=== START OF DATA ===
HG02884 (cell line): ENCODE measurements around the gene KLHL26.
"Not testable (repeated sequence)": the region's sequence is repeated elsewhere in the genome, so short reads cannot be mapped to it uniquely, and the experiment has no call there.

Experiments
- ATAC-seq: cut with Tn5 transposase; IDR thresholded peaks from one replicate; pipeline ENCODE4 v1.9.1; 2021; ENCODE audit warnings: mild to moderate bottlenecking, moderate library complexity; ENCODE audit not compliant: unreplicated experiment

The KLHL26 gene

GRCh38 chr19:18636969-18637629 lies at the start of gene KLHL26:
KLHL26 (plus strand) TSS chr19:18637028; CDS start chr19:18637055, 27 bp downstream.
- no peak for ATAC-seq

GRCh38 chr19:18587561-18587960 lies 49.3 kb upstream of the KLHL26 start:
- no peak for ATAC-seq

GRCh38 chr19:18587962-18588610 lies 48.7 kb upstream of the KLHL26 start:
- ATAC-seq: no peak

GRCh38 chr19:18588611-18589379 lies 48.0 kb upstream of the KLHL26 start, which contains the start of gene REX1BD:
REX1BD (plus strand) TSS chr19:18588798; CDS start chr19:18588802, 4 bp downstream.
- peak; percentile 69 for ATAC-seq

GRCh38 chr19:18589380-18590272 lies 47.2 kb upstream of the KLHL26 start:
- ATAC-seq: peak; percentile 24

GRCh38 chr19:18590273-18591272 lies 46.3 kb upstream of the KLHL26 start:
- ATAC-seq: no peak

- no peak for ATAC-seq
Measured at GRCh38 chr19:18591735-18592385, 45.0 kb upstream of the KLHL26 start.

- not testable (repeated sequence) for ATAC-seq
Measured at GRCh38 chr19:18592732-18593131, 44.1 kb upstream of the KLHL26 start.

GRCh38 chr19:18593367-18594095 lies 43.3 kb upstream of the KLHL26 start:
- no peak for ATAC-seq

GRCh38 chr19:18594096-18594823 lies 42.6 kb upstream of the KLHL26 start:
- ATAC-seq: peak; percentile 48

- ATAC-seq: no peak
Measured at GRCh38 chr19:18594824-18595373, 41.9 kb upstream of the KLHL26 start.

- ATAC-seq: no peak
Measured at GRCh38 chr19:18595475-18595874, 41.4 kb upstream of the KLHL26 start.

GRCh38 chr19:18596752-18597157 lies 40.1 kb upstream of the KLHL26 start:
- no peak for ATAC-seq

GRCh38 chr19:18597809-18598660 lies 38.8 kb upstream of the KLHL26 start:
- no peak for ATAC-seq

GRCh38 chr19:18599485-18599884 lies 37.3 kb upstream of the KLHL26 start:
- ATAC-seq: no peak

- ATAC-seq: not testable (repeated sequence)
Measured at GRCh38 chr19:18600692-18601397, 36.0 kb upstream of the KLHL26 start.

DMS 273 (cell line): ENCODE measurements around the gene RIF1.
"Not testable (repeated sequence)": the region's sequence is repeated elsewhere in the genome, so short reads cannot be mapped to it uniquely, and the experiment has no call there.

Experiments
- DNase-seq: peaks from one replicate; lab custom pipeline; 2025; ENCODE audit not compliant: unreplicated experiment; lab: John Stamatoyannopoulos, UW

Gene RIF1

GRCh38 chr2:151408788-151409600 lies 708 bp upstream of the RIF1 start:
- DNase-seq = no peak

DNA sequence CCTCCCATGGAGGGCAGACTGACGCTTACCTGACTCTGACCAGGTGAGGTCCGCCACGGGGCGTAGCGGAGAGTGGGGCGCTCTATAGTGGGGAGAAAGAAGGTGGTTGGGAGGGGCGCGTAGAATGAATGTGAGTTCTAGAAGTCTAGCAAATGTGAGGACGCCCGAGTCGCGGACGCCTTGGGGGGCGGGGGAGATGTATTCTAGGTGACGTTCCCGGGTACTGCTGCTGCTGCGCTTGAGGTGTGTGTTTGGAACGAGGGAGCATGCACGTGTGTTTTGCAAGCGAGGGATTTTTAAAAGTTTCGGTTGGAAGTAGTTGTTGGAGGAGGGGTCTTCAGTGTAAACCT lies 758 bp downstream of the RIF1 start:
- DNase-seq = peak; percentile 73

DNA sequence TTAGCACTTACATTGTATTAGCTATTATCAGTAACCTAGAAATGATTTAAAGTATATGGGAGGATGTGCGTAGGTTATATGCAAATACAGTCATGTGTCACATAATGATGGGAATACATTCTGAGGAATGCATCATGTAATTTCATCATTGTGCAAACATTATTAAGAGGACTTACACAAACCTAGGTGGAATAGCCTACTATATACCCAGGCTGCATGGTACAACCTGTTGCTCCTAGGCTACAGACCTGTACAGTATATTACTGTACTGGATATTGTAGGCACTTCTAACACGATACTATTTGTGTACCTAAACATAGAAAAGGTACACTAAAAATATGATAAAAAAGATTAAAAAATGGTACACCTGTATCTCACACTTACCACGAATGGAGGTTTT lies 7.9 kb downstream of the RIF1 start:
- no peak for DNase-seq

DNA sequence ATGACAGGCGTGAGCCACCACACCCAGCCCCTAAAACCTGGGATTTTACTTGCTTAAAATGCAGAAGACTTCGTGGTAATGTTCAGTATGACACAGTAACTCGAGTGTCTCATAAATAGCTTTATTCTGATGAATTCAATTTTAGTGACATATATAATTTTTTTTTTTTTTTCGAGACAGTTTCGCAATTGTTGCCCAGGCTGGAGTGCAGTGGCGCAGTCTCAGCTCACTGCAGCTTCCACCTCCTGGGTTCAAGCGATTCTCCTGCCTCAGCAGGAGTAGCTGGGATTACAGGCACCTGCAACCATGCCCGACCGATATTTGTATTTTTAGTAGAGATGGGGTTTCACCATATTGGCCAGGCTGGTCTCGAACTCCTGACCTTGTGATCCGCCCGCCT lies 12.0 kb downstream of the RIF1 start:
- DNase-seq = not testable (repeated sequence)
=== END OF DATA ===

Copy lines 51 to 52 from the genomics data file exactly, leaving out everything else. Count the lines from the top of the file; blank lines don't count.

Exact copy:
DNA sequence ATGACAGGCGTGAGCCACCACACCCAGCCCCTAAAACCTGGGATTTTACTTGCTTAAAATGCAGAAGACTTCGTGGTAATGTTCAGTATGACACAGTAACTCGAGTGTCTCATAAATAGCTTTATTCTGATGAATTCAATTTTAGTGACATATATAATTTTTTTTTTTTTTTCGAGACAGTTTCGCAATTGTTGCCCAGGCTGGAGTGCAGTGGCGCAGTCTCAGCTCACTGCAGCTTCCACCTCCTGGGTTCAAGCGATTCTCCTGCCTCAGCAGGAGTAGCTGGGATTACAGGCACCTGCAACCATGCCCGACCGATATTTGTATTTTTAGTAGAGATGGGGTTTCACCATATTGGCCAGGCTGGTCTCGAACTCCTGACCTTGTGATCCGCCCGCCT lies 12.0 kb downstream of the RIF1 start:
- DNase-seq = not testable (repeated sequence)